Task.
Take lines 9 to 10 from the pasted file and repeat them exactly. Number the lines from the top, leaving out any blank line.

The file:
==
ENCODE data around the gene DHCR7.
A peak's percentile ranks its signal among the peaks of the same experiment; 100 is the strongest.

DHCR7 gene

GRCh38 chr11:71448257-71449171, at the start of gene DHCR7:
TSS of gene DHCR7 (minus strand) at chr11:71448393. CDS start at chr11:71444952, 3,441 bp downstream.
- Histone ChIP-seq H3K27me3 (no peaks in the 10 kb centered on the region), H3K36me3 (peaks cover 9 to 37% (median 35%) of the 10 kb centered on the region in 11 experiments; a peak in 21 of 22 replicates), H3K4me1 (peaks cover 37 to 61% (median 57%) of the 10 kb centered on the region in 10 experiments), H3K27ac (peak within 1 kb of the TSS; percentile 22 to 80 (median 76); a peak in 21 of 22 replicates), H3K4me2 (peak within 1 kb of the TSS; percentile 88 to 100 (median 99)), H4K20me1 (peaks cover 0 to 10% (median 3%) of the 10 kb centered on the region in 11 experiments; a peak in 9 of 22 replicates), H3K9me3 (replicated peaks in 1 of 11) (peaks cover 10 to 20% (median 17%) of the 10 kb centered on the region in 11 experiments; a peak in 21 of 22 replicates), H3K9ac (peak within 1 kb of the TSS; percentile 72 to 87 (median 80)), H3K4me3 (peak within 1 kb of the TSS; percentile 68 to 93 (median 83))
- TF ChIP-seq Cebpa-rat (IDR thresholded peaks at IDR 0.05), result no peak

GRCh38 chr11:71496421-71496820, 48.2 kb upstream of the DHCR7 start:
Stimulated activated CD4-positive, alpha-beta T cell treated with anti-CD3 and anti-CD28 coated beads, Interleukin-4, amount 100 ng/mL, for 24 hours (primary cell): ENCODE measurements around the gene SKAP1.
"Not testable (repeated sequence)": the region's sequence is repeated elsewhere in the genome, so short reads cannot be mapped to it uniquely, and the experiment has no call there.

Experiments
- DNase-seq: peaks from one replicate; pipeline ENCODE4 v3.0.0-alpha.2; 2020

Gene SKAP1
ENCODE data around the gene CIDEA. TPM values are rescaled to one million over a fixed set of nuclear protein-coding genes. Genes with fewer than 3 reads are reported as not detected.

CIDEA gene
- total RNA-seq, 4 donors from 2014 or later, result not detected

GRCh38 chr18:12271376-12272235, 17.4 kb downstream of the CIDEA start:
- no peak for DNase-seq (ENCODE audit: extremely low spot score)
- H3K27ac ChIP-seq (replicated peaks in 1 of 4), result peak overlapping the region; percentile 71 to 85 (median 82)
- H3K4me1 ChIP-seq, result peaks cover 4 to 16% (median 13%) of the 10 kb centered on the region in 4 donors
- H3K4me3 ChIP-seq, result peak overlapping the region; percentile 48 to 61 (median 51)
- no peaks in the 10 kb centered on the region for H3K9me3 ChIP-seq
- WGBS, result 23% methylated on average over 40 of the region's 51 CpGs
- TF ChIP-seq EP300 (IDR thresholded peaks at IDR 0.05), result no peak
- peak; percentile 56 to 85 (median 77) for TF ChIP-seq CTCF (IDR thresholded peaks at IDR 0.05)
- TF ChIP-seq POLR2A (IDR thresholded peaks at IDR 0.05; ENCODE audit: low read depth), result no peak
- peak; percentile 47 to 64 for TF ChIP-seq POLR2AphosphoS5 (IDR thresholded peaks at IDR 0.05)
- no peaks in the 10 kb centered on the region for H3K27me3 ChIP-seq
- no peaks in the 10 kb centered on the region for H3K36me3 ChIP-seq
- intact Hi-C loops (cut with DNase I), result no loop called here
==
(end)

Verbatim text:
Stimulated activated CD4-positive, alpha-beta T cell treated with anti-CD3 and anti-CD28 coated beads, Interleukin-4, amount 100 ng/mL, for 24 hours (primary cell): ENCODE measurements around the gene SKAP1.
"Not testable (repeated sequence)": the region's sequence is repeated elsewhere in the genome, so short reads cannot be mapped to it uniquely, and the experiment has no call there.